This is not true as Cornelia J. Baines, MD, one of the co-authors of the CNBSS, denoted in her BMJ submission addressing Tabár's criticism on 19-Feb-2014 [3]. That particular IARC report [6] clearly stated "The Working Group concluded that these trials [=CNBSS] were valid [...]" (explanation added). The CNBSS got eliminated because it had DIFFERENCES in study design compared to the other trials, rather than because of FLAWS in methodology.

Tabár, like Kopans, has enormous vested interests (or conflicts-of-interests) regarding mammography [2,7]. And like Kopans, Tabár totally misrepresents his commercially-conflicted position by publicly declaring to have no "competing interests" in his response submission to the BMJ on 18-Feb-2014 [3]. And, Tabár and many other pro-mammogram investigators afflicted by conflict-of-interests have made this abysmal misrepresentation in other research papers [2].There are people who call that outright lying.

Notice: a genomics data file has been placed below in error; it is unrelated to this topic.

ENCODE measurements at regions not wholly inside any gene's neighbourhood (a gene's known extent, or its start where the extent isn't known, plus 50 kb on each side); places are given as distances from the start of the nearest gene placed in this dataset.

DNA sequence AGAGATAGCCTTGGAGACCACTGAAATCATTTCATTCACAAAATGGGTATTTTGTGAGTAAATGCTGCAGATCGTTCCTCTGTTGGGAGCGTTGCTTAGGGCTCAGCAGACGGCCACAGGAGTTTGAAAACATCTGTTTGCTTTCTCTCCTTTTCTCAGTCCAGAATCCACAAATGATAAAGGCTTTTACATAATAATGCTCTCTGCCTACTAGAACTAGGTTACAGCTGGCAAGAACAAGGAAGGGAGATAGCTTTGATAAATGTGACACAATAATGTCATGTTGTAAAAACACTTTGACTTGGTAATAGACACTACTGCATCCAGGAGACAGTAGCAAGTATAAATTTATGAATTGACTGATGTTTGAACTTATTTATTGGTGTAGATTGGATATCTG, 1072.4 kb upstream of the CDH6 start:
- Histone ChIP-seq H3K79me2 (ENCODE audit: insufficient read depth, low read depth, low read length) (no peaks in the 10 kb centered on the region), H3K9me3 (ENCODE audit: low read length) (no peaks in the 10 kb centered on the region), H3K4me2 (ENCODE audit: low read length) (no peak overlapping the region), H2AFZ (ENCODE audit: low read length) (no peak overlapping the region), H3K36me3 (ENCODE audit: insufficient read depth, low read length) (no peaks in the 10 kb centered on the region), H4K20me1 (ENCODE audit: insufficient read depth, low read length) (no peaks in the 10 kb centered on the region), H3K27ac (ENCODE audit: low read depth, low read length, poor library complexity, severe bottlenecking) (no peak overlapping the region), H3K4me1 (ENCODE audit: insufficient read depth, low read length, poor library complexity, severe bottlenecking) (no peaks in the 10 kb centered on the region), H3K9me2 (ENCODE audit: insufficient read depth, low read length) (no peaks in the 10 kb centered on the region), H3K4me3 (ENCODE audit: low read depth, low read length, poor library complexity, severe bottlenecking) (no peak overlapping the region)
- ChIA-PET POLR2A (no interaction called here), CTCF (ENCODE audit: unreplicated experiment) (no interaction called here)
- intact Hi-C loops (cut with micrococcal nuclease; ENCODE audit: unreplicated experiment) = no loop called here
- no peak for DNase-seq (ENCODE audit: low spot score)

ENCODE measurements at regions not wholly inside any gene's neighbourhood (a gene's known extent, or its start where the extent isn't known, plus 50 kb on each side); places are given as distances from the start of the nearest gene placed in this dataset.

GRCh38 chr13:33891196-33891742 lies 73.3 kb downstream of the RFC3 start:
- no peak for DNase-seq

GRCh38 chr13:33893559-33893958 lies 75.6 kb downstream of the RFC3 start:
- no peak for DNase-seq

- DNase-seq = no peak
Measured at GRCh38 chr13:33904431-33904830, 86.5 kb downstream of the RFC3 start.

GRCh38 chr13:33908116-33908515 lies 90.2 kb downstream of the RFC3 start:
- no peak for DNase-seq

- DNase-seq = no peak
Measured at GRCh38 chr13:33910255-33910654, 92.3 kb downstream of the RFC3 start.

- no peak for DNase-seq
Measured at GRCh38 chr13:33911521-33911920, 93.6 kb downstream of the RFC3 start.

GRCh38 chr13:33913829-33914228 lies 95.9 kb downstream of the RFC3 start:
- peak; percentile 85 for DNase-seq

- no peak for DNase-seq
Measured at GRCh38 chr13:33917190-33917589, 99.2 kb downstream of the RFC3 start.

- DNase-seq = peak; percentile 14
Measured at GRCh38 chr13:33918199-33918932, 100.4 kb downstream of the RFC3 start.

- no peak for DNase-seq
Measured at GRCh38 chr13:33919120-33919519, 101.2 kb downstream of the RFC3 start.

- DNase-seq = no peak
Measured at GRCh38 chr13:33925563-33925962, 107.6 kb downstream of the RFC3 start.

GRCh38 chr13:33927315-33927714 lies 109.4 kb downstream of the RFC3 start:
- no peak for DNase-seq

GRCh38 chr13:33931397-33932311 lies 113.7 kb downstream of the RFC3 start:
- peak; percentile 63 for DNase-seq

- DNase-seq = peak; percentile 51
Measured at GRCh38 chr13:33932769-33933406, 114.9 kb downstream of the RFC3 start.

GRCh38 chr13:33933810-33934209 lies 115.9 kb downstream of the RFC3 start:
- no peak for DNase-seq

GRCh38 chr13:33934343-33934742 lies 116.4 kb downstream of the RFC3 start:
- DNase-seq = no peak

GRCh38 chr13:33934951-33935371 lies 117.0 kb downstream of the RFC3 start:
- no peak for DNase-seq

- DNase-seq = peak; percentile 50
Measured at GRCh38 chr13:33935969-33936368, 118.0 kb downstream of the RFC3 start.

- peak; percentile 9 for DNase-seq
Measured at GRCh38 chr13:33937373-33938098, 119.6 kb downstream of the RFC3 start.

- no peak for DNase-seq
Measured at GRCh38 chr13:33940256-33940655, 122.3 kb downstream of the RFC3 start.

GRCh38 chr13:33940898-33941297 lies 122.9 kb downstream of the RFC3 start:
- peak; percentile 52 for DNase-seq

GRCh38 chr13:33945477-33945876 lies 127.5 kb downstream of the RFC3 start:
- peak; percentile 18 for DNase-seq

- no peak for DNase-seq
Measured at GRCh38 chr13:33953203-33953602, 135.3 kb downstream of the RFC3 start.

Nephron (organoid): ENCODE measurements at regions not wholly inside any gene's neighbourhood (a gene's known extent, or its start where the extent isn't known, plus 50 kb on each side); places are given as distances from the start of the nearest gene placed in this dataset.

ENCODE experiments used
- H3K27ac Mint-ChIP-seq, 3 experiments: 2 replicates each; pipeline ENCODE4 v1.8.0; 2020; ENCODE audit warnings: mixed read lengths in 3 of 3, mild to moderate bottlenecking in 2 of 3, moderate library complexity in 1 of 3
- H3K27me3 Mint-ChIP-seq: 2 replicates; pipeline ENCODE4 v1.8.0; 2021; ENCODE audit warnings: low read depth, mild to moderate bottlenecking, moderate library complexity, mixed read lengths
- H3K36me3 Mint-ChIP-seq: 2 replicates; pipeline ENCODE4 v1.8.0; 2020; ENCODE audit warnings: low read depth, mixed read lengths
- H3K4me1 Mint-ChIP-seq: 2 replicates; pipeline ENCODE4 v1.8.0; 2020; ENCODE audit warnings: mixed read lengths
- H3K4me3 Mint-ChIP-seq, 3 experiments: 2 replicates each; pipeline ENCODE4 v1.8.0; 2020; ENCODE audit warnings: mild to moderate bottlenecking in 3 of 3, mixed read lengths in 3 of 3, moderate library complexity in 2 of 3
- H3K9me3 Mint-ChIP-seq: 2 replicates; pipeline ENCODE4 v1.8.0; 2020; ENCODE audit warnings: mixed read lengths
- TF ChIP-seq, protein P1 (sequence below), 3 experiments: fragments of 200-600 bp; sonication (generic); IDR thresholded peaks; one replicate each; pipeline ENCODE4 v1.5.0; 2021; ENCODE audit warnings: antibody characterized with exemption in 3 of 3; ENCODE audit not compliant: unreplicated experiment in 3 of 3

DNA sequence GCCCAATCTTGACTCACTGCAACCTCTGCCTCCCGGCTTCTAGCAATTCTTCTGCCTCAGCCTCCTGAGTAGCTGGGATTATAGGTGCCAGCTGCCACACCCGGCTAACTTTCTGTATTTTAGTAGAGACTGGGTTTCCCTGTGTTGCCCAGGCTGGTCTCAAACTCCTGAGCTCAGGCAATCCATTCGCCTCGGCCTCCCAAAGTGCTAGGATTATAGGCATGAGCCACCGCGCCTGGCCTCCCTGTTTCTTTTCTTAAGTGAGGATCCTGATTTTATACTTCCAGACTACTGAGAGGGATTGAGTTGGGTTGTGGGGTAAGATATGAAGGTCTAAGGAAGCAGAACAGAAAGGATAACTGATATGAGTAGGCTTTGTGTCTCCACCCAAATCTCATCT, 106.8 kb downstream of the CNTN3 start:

If someone gives the appearance of acting altruistically in your interests but has massive personal business interests tied to the recommendations divulged to you and denies they exist, do you still trust the person's advice? Are these acts of omission or misrepresentation proof that these mammogram authorities are dedicated for women to know the truth about the screening test? How do you know which information they promulgate is truthful, and which isn't?